Using Old Cisco Routers as Console Servers

Serial Ports§

Ah, yes, the network admin's best friend. A Serial Port.

While serial ports come in many varieties, the most common standard is RS-232 (or rather the modern variant of it). It describes communication between a DTE (Data Terminal Equipment) and DCE (Data Communication Equipment).

The distinction is important as the wiring for the DB-25M or DE-9M differed for each end. However, at some point, someone (probably Yost) came up with a way to use 8P8C connectors have it all use the same pinout. These cables and adapters have been called many things:

  • Rollover cable
  • Cisco Cable
  • Yost Cable
  • (Cisco) Console Cable

You can connect two 8P8C serial ports between anything together without worring what function it is.

Nowadays, the "DTE" will be a laptop with a serial dongle and the "DCE" will be a router/switch/... Pretty much all serial ports will be 8P8C.

Oh, don't plug in your ethernet port into an 8P8C serial port. Bzzzt

Serial Data§

First, the most important thing: Almost everything is 8N1 nowadays:

  • 8 Databits
  • No Parity
  • 1 Stop bit

Usually, serial consoles have one of the following two common speeds: 9600 or 115200 Baud. Here are some general guidelines:

  • Cisco, Juniper, HP, Ubiquiti.. consoles usually run at 9600 Baud.
  • Mallanox (and Linux) consoles run at 115200 Baud quite often.

When in doubt, try 9600 first, then 115200, then look at the manual. :)

Attaching Serial Consoles to Cisco Routers§

There are several ways to attach another device with a serial port to a cisco router. These are the ones I recommend:

  1. AUX port: 1 port (usually)
  • This is undoubtedly the simplest choice.
  • Simply connect the AUX port to other 8P8C console ports.
  1. HWIC-8A + CAB-ASYNC-8/CAB-HD8-ASYNC: 8 ports per HWIC
  • Good option if you have a router that takes (E)HWIC cards and you find it cheap.
  • 8 ports are okay, but the following option is more "future proof".
  1. HWIC-16A + 2x CAB-ASYNC-8/CAB-HD8-ASYNC: 16 ports per HWIC slot
  • Excellent option if you have a router that can take (E)HWIC cards.
  • One module gets you 16 serial ports, so a single card should be more than enough for homelab purposes.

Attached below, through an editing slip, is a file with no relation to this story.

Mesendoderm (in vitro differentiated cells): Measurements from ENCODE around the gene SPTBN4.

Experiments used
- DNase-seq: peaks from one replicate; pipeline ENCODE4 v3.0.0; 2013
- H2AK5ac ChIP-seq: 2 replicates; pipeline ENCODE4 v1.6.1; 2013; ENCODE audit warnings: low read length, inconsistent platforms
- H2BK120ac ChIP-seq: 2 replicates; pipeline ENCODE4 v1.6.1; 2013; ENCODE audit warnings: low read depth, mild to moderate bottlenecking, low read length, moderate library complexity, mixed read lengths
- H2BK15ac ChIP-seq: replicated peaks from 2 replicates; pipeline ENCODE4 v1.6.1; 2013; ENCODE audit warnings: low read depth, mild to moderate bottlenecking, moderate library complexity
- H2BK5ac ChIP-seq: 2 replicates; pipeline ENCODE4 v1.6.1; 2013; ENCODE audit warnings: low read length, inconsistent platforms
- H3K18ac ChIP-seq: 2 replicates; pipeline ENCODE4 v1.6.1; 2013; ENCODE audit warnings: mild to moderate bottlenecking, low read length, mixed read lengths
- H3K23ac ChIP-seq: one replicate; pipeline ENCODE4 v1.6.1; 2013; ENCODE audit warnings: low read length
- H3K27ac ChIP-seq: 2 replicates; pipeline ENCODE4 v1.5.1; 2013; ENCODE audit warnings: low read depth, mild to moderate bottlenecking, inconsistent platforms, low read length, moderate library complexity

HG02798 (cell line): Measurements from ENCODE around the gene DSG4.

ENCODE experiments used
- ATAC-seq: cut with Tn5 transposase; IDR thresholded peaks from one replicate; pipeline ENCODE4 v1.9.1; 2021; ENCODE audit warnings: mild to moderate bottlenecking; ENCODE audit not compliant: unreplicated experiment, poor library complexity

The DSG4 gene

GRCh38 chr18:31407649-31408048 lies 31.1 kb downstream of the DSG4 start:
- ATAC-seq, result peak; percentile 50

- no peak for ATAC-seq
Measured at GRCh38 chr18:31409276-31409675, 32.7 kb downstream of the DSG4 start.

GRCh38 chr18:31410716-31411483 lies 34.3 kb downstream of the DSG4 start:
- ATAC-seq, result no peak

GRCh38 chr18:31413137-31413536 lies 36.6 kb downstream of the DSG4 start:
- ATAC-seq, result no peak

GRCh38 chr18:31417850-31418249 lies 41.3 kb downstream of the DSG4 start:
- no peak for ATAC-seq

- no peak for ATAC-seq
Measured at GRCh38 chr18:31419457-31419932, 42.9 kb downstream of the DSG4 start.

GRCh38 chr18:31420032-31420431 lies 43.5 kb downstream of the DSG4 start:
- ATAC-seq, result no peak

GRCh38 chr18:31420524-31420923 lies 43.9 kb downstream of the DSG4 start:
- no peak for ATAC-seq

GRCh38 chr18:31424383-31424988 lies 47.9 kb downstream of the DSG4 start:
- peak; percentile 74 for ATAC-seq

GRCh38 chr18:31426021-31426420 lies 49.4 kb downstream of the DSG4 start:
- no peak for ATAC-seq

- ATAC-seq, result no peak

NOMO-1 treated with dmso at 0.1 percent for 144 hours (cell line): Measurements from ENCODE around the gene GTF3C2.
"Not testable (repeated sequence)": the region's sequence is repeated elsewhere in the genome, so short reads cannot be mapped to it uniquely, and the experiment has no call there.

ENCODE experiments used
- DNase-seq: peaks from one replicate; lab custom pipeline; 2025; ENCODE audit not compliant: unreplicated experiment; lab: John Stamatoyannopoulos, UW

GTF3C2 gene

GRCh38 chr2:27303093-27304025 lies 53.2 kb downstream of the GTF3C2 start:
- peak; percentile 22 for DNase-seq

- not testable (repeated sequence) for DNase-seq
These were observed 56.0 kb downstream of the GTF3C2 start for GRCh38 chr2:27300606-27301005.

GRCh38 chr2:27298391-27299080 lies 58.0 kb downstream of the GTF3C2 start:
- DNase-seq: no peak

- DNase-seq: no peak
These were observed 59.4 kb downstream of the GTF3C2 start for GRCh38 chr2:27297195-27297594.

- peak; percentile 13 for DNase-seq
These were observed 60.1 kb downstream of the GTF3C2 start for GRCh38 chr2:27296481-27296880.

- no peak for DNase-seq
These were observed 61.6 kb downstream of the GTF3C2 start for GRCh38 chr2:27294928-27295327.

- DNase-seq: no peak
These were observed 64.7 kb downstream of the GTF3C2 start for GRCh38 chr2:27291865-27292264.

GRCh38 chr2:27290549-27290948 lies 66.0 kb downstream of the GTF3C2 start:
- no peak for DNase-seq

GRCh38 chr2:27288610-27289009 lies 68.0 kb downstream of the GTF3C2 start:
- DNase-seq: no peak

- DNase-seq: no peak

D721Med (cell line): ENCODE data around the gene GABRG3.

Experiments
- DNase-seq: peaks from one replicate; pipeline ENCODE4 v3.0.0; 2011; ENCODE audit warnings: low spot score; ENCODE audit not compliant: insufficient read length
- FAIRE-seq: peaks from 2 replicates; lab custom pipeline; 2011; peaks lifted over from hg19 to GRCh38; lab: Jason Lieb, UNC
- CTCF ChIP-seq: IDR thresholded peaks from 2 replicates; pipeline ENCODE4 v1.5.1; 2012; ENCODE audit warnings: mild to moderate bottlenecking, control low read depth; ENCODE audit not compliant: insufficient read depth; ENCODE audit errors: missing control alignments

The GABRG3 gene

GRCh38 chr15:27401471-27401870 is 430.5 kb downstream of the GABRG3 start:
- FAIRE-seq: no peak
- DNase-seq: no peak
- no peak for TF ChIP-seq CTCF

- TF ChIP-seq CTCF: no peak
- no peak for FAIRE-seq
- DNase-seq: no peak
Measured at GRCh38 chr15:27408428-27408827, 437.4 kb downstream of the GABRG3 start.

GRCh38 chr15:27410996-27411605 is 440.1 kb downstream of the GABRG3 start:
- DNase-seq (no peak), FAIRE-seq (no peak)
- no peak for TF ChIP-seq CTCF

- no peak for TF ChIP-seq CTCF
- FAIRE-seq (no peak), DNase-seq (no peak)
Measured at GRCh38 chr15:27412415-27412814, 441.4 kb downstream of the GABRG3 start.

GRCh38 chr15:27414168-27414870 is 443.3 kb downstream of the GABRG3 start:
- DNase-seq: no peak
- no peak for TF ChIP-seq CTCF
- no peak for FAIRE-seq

• Can buy one CAB-ASYNC-8/CAB-HD8-ASYNC at a time for 8 ports per.
  1. SM-32A + 4x CAB-ASYNC-8/CAB-HD8-ASYNC: 32 ports per NM slot
  • If you have one of those chonkers with a Network Module slot.
  • A whopping 32 serial ports! And rather cheap, too.
  • Can buy one CAB-ASYNC-8/CAB-HD8-ASYNC at a time for 8 ports per.
  1. NIM-16A + 2x CAB-ASYNC-8/CAB-HD8-ASYNC: 16 ports per NIM slot
  • If you have more modern equipment, this is an option.
  • Not quite cheap.
  • Can buy one CAB-ASYNC-8/CAB-HD8-ASYNC at a time for 8 ports per.
  1. NIM-24A + 3x CAB-ASYNC-8: 16 ports per NIM slot
  • Like the above, but one more slot.
  • Even less cheap and requires the new cables to fit all three.
  • Can buy one CAB-ASYNC-8 at a time for 8 ports per.

You definitly want something with not-stone-age IOS for modern crypto.

Line Config§

You're gonna need to configure the serial ports first. The following is on an ISR G2, specifically the 2901, with the HWIC-16A.

! AUX port config. 115200 8N1 on rotary 10 with DCD.
line aux 0
 login local
 modem Host
 rotary 1
 no exec
 transport input ssh
 transport output none
 stopbits 1
 speed 115200

! HWIC slot 0, first cable, first port. 9600 (default) 8N1 on rotary 100 with DCD.
line 0/0/0
 login local
 modem Host
 rotary 100
 no exec
 transport input ssh
 transport output none
 stopbits 1

! HWIC slot 0, second cable, first port. 9600 (default) 8N1 on rotary 108 with DCD.